- ear pain and slight hearing loss
- numbness and tingling
- crying for no reason
- sleep disturbance/insomnia
- severe fatigue
- sensory overstimulation
- memory and word-finding deficits
- loss of abstract thinking ability
- concentration difficulties
- inability to multitask
- slowed cognitive processing
- acting without realizing it (i.e. sticking my keys in my pillowcase)
- vision problems
I still experience a majority of these symptoms, but less often than I used to. Those in bold indicate the most common late symptoms of a concussion.1 Of the above symptoms, I struggle most with chronic migraines, vision difficulties, and slowed cognition.
Migraines: In a typical month, I suffer 25-35 migraines that can last up to three days. So far, I have not been successful in finding a preventative or abortive migraine medicine that works. There are many days spent crying in pain in a dark room. Days where plans, like visiting my grandparents or attending my sister’s dance recital, are canceled. It often feels like my migraines control my life, but I try to push through it.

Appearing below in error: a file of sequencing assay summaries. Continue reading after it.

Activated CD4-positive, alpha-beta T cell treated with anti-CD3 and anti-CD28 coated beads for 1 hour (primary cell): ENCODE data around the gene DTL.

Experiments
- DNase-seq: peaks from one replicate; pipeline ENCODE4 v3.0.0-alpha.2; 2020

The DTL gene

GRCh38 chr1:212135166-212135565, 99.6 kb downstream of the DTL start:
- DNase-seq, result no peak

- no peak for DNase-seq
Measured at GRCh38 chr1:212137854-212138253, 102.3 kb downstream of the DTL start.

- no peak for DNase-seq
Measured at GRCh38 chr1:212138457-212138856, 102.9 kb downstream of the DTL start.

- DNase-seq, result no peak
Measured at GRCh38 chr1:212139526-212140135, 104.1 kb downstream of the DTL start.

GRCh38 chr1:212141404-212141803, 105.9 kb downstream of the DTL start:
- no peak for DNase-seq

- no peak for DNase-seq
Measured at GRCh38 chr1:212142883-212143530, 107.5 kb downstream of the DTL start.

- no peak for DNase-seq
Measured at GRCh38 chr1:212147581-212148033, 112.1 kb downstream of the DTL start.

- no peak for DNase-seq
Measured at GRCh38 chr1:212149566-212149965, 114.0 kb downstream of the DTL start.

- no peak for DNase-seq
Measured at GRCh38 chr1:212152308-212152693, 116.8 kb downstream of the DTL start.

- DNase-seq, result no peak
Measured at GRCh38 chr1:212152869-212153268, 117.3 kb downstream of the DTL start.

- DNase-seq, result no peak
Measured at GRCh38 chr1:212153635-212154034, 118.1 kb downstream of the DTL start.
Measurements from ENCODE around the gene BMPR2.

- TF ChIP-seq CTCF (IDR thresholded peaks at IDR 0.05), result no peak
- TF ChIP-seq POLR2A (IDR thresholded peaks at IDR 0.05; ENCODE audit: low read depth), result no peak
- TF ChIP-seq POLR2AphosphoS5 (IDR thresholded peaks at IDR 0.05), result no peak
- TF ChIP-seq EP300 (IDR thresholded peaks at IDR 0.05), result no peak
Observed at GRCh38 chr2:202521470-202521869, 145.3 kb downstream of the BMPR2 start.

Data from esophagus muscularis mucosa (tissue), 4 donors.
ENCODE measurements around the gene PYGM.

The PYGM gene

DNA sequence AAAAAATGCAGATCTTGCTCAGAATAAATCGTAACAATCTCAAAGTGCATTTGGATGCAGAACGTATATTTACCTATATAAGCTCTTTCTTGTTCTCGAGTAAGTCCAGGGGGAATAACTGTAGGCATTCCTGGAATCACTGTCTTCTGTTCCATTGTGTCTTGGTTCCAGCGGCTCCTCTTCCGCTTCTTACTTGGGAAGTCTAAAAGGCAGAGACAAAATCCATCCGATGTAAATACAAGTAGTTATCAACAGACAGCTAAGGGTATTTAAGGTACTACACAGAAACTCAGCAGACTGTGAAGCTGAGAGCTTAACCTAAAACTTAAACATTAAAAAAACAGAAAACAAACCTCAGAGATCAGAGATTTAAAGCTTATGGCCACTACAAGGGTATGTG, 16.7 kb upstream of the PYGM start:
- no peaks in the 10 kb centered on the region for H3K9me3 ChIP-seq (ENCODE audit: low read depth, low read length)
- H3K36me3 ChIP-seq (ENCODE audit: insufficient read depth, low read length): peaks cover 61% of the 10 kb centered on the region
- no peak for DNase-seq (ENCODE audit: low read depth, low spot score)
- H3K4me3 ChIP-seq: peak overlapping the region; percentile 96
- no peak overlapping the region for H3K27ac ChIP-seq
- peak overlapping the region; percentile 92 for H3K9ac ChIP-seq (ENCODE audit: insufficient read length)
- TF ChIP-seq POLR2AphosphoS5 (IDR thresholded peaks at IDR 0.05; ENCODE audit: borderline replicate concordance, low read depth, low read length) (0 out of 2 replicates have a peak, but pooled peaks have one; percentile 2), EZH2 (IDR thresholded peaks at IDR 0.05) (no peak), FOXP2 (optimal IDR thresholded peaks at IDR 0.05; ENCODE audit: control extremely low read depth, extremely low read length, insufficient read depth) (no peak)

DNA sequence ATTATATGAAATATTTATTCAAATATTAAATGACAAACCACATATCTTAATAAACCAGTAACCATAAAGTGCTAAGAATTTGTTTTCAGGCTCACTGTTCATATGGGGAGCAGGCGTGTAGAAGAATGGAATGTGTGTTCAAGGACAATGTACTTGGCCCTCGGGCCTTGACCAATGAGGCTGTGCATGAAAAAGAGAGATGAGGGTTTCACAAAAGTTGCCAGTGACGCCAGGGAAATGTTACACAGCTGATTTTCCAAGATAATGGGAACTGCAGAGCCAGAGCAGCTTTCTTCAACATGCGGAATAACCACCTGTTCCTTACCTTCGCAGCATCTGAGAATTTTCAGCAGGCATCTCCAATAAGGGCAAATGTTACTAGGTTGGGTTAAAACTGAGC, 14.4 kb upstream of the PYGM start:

Vision: My eyes don’t like to work together, so I often run into doorways, cars, tables and other things when walking. My eyes also can’t focus while relaxed, so they’re always straining to work—causing eye pain, headaches, and blurred vision. This makes reading very difficult and painful.
Cognition: Tasks that used to take minutes or less now might take three times longer or more. This includes tasks such as responding to emails, reading a page in a book, or adding up a Yahtzee score. My foggy brain and difficulty finding words can leave me struggling to hold conversations or express my thoughts. Add in a migraine and attempting to write or talk can even become frustrating.
Personal, Monetary, and Emotional Repercussions